All Quiet because not well… boo hoo!

Not well at the moment. Some form of viral fatigue, not doing my study’s or work much good.

A lot of sleep and dreams but can’t remember them. If they ever market a dream recorder I am going to be first in the queue.

Trying to use this time to think and plan, but thoughts so muddled and waves of fatigue really laying me low.

Also making me miss a day of a City Lit course I am doing on Friday evenings.

I hope I can clear this by the end of the weekend.

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Assignment 3 planning part 2

I popped out at lunchtime to take some test shots of the junction using my Fuji X30 to see if they looked ok. The contact sheets of these test images are below:

Lightroom (DSCF0063.dng and 41 others)Lightroom (DSCF0063.dng and 41 others)Lightroom (DSCF0063.dng and 41 others)Lightroom (DSCF0063.dng and 41 others)

For this to work my shots need to take in the traffic lights so that it can be clearly seen when they are red or green. Although I intend to use a pretty wide-angle lens (10-20mm) with my Nikon D7200 when I take my shots, it is clear that I will need to carefully position myself to gain the best field of view. The proof of the pudding will be when I try the wide angle lens. This will probably require a few visits to the junction to get the kind of shots I am aiming for, and maybe just a bit of Henri-Cartier Bresson’s luck.

Assignment 3 first impressions and planning part 1

First Impressions

The concept of a ‘Decisive Moment’ made me think on something that has puzzled me for some considerable time, why do some cyclists take unnecessary risks like:

  • Ignoring red traffic lights at junctions
  • Undertaking large vehicles as they approach turning points
  • Not wearing cycle helmets
  • Wearing personal stereos and therefore unable to hear traffic (i.e. large vehicle turning announcements)
  • Thinking that the highway code is not applicable to them

Or any combination of the above, in turn; risking their own lives, those of other pedestrians or the mental distress caused to drivers who unwittingly hit, injure or kill these cyclists.

There are a couple of junctions close to my work where this kind of blatant action is common, especially early in the morning and early evening during rush hour. But also at time of quietness which brings its own level of complacency.

Sometimes we experience problems or situations in life where we feel like we are standing at a busy junction where the traffic lights are not working. Where we are unwilling witnesses to potential accidents and no matter how much we wave our arms, we are ignored. This is how feel about these irresponsible cyclists. We live in enlightened society where we are taught about danger from birth, therefore these cyclists must make a conscious decision (their own decisive moment) to take any or all the risks I have highlighted above.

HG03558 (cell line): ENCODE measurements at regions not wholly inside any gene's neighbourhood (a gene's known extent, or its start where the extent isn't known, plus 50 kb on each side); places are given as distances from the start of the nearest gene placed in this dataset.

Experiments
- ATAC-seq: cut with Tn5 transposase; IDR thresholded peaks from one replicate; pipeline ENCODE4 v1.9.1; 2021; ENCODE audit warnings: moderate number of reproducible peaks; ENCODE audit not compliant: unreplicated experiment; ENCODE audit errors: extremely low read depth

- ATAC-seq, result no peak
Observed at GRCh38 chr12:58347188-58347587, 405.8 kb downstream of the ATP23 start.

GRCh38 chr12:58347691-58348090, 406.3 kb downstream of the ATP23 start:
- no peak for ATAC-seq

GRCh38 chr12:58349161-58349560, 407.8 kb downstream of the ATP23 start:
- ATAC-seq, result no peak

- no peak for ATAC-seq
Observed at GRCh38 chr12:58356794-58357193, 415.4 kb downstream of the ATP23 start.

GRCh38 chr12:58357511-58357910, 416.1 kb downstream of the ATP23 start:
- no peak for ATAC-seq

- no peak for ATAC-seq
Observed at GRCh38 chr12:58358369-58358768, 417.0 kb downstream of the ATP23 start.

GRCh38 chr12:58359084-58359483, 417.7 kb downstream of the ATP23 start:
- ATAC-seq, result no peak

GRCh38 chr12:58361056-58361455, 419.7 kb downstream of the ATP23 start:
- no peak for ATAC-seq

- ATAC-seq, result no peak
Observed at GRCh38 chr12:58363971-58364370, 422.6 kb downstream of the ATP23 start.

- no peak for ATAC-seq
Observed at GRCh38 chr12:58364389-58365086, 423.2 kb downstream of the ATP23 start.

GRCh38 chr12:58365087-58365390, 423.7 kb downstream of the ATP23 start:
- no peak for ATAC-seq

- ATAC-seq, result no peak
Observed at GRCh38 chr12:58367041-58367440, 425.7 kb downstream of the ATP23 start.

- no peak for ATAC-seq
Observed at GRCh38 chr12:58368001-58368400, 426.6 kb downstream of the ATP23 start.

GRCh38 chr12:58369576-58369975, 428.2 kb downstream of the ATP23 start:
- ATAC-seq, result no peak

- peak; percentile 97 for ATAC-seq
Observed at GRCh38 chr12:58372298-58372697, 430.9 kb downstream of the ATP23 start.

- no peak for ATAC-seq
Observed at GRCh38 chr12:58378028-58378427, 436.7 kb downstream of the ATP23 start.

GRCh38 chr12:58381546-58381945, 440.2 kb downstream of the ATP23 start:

The word cloud below shows the words that come to my mind when thinking about the issues highlighted above:

Decisive Moment Word Cloud

Planning Part 1

My idea is to take images at the junction of Stamford Street and Cornwall Road (London, SE1 9HN) at various times. I will try to take images from various points that take in the whole junction. Google map and satellite view of the junction below (Google.co.uk, 2017):

Junction 1

Map of junction of Stamford Street and Cornwall Road – London, SE1 9NH

Junction 2

Satellite view of junction of Stamford Street and Cornwall Road – London, SE1 9NH

I am not anticipating a crash or near miss, but I could end up witnessing an accident! The junction has pedestrian crossings which may also provide other interesting shots. My intention is not to make myself too obvious by; using natural cover, distance, muted clothing and slow movements. Hopefully catch my intended targets off guard.

Shooting from an elevated or low point might produce interesting images, but could attract more attention. Shooting from midriff might work best. Set camera up manually possibly try using a 10 – 20mm wide angle lens, using a good depth of field and use hyperfocal distance to ensure that everything of interest is in focus (Dofmaster.com, 2017).

Hyperfocal

Anticipated initial manual camera settings:

  • ISO 400 – 800
  • f/5.6 – f8
  • 1/500s
  • Lens 10-20mm (15mm)
  • Hand held
  • Multiple shots

The above give me a starting point for this assignment.

Reference

Google.co.uk. (2017). Cite a Website – Cite This For Me. [online] Available at: https://www.google.co.uk/maps/@51.5057334,-0.111333,19.25z [Accessed 17 Apr. 2017].

Dofmaster.com. (2017). Online Depth of Field Calculator. [online] Available at: http://www.dofmaster.com/dofjs.html [Accessed 17 Apr. 2017].

Assignment 3 Brief

Assignment three The decisive moment

  1. Prints

    Send a set of between six and eight high-quality photographic prints on the theme of the ‘decisive moment’ to your tutor. Street photography is the traditional subject of the decisive moment, but it doesn’t have to be. Landscape may also have a decisive moment of weather, season or time of day. A building may have a decisive moment when human activity and light combine to present a ‘peak’ visual moment.
    You may choose to create imagery that supports the tradition of the ‘decisive moment’, or you may choose to question or invert the concept. Your aim isn’t to tell a story, but in order to work naturally as a series there should be a linking theme, whether it’s a location, an event or a particular period of time.

  1. Assignment notes

    Submit assignment notes of between 500 and 1,000 words with your series.
    Introduce your subject and describe your ‘process’ – your way of working. Then
    briefly state how you think each image relates to the concept of the decisive
    moment. This will be a personal response as there are no right or wrong answers in a visual arts course. You’ll find it useful to explore the photographers and works referenced in Project 3, if you haven’t already done so. Don’t forget to use Harvard referencing.
    Post your prints, no larger than A4, to your tutor together with your assignment notes.

Reasoning for submission of photographic prints for assignment 3:
The OCA strongly encourages students to submit a print submission for assessment (this is mandatory in Levels 2 and 3). Sharing some prints with your tutor half way through the module is an opportunity to get feedback on print quality. If you’re hard pressed to submit the prints you don’t have to send the whole assignment, you can send a selection and submit the rest of the series via blog or in the usual way that you’ve agreed with your tutor.